If you haven’t updated your camp box or trail pack lately, then you’re in for a surprise. Trail-ready technology has become lighter, more durable and more powerful. Whether you’re headed out to your favorite back country destination or trying out new trails, take a look of some of these new tech trail tools. You’ll be safer and have more fun on all of your adventures.
Smartphone technology has improved with built-in GPS functions, cameras and thousands of apps to choose from. Popular providers like T-Mobile offer Android and iOS smartphones with versatile capabilities here, so you can choose the platform you prefer for apps. These are the virtual Swiss army knives for your pocket.
Paper charts are still the best insurance for knowing where you are and want to go. But GPS technology continues to expand in features so one day you may consider those paper charts as your backup. The Garmin Dakota 20 is one of the latest full-featured, palm-sized units from Garmin.
This touch-screen unit does a quick lock-on of satellites. It has a built-in barometric altimeter, electronic compass and one microSD card slot. Starting with the built-in worldwide basemap, you can track your route from anywhere. Other maps are available on cards for easy access.
Connect your GPS to a computer and analyze your route. Overlay your route on Google Earth and compare it with other hikers. Get a 2D, 3D or bird’s eye view of your trail on your computer. For around $280, you can plan the details of your hike and load it into the Dakota 20 to make sure you stay on track.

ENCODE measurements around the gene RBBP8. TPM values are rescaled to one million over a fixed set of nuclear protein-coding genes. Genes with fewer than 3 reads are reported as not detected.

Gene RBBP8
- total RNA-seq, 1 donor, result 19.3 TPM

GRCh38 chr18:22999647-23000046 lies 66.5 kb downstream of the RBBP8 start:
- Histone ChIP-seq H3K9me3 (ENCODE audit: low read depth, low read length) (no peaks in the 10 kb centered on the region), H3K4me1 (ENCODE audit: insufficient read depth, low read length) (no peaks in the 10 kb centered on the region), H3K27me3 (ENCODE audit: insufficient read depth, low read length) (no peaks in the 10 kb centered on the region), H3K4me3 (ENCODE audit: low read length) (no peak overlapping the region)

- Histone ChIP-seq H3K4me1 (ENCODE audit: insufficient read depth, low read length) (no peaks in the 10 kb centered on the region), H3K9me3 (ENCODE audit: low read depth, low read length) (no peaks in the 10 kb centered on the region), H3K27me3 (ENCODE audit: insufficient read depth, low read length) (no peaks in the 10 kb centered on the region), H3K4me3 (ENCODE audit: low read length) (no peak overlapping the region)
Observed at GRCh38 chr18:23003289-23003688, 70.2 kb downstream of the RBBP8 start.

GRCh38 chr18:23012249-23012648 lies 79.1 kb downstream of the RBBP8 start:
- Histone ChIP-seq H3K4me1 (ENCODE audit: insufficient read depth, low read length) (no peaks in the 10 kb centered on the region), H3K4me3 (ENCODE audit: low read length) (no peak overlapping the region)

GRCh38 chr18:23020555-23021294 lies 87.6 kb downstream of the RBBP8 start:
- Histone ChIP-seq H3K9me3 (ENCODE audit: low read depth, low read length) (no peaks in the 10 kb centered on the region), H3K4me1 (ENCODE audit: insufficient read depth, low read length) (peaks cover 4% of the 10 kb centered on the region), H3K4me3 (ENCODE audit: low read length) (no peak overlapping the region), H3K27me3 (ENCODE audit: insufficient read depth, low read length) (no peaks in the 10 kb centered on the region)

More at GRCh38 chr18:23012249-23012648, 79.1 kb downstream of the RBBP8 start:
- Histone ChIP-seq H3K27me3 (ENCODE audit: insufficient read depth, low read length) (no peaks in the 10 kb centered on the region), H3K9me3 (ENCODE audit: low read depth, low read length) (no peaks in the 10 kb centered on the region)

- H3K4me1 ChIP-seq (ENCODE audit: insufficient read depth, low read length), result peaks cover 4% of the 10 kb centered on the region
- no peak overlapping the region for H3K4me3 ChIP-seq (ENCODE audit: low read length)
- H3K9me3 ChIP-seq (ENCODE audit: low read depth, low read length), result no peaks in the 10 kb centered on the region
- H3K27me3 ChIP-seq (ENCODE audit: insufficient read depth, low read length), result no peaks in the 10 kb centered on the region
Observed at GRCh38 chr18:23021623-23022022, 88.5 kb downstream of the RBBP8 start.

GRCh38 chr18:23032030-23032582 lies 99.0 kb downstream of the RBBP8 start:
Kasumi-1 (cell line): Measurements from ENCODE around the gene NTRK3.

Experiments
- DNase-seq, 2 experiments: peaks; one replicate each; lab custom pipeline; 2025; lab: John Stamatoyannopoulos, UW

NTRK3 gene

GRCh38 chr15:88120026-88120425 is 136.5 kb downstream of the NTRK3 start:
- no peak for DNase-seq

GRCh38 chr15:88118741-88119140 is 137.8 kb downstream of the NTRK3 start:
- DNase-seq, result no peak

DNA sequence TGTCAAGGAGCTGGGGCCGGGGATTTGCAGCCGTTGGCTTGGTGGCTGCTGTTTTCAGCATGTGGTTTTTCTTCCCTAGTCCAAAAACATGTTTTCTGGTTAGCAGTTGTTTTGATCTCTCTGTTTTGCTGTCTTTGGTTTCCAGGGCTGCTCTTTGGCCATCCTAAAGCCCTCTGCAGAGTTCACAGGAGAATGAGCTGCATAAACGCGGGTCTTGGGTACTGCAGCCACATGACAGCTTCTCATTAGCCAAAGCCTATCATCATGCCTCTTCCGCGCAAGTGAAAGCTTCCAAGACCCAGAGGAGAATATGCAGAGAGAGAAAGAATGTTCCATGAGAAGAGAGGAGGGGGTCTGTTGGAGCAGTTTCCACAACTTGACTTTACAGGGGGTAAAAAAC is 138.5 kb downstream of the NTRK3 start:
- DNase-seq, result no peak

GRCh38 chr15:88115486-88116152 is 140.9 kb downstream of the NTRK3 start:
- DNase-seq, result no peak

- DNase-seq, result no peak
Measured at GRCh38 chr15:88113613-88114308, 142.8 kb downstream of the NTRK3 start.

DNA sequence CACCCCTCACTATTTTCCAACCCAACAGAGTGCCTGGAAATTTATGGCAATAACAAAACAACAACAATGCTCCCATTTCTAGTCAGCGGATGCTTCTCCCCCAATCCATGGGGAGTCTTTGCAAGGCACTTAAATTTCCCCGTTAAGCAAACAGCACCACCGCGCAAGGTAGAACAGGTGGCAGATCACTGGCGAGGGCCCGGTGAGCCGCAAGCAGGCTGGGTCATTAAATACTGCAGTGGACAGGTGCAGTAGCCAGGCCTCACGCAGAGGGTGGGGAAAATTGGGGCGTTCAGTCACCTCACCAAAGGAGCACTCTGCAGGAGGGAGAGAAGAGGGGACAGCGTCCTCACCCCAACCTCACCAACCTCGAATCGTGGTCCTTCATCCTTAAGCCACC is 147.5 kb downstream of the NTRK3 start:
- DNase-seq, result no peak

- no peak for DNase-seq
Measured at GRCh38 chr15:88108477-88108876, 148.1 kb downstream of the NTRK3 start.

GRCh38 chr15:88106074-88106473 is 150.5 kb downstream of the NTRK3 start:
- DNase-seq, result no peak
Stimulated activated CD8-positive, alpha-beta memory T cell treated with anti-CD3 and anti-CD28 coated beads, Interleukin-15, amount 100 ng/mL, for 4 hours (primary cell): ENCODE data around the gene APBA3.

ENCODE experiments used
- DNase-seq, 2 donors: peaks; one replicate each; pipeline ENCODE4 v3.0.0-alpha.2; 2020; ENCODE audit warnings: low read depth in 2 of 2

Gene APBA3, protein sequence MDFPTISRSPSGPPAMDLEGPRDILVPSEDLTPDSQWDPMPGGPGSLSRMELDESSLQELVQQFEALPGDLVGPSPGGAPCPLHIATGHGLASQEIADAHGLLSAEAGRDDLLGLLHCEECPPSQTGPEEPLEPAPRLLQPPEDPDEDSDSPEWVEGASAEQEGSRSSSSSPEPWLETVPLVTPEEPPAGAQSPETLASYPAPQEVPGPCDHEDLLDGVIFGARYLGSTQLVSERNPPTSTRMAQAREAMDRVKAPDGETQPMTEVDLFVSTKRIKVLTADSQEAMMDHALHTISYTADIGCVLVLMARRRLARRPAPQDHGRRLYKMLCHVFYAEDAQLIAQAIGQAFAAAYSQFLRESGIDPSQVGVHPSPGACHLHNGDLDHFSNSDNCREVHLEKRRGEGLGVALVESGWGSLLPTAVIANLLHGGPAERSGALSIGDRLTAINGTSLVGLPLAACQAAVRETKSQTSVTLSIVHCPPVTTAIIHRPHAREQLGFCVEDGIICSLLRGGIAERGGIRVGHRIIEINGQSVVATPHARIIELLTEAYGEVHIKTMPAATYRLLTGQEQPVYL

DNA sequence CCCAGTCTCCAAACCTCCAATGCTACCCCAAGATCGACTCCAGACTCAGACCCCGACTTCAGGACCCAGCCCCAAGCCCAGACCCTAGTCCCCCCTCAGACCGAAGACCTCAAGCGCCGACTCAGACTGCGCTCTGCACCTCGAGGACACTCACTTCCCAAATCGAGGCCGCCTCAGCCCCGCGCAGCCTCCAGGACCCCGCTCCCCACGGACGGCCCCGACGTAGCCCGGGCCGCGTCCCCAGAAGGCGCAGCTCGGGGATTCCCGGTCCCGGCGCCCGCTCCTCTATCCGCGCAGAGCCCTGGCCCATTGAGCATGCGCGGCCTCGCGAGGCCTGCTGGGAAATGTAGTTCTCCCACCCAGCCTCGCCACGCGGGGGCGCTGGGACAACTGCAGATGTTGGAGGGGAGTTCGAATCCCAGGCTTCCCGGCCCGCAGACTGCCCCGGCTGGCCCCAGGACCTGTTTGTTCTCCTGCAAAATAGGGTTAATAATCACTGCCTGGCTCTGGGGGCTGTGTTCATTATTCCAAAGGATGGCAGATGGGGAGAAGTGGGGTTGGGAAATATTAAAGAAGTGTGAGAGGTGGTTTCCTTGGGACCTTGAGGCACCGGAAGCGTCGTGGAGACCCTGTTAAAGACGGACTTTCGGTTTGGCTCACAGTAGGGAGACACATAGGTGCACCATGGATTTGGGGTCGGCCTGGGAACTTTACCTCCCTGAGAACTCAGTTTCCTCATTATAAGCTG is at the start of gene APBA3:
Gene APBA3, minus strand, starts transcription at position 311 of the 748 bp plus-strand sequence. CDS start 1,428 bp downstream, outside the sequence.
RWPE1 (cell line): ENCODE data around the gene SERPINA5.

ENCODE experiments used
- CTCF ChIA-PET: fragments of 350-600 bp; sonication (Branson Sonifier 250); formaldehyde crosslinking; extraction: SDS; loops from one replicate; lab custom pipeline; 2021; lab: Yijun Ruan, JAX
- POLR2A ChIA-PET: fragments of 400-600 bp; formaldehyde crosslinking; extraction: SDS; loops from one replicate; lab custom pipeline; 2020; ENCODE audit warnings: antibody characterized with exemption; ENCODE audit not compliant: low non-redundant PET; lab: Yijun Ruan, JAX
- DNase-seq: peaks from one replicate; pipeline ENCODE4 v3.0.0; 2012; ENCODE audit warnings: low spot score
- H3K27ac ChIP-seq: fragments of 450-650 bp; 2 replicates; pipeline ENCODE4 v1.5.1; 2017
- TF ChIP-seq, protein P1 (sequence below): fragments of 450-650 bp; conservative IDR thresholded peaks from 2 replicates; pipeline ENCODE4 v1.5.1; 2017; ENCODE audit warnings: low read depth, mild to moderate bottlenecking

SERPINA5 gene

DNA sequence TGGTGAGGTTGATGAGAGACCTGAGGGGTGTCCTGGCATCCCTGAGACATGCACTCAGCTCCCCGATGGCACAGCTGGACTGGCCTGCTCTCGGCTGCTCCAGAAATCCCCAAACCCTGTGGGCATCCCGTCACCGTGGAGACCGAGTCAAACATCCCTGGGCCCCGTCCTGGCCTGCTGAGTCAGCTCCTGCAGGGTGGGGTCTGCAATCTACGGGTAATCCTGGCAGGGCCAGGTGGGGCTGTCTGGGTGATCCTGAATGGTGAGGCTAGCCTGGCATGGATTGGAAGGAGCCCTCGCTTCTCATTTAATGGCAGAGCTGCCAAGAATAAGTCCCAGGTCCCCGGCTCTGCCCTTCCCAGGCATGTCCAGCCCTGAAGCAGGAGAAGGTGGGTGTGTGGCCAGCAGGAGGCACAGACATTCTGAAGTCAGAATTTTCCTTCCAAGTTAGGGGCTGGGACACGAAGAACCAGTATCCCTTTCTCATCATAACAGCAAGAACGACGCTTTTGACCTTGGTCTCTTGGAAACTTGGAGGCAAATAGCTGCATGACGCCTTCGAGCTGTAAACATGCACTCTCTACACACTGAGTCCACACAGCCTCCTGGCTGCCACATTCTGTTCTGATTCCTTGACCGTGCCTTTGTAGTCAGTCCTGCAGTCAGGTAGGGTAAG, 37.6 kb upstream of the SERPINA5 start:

This app is free for Android and Apple phones. Using the phone’s GPS, this app tracks your hike against a number of open source maps. It stores all of the important information about your route such as distance, speed and altitude. You can add notes and photos as you go. Share your trip on Flickr and Twitter or your own website. Or link it with Social Hiking and join the community of hikers who share their adventures.
This website allows you to create an account and link your ViewRanger to it so you can automatically record your hiking experiences to share with fellow hikers. Live updates are sent to Social Hiking as long as you have a cellular connection. If not, your track is stored and updated when a connection is re-established. People can watch your real-time progress on the website. Accounts are free to create and tap you into a network of active hikers from around the world.
If you like wrist watches that tell more than time, Backpacking North recommends the Suunto Core line of watches. The Core is a wrist-top computer and reports the temperature, compass heading and barometric altitude. It is waterproof and includes barometric pressure logging with a storm alarm. For around $200, it will keep you safer and even tell you the time.
The Mammut Ambient Light Dry Bag and Headlamp gives you two ways to light up your adventure. The headlamp keeps you safe on the trail after sunset. The dry bag attaches to your headlamp providing diffuse lantern lighting in your tent or around the campsite. The four-LED light has three settings to give you from 20 to 80 hours of light. For around $40, this lightweight addition to your backpack keeps you out of the dark.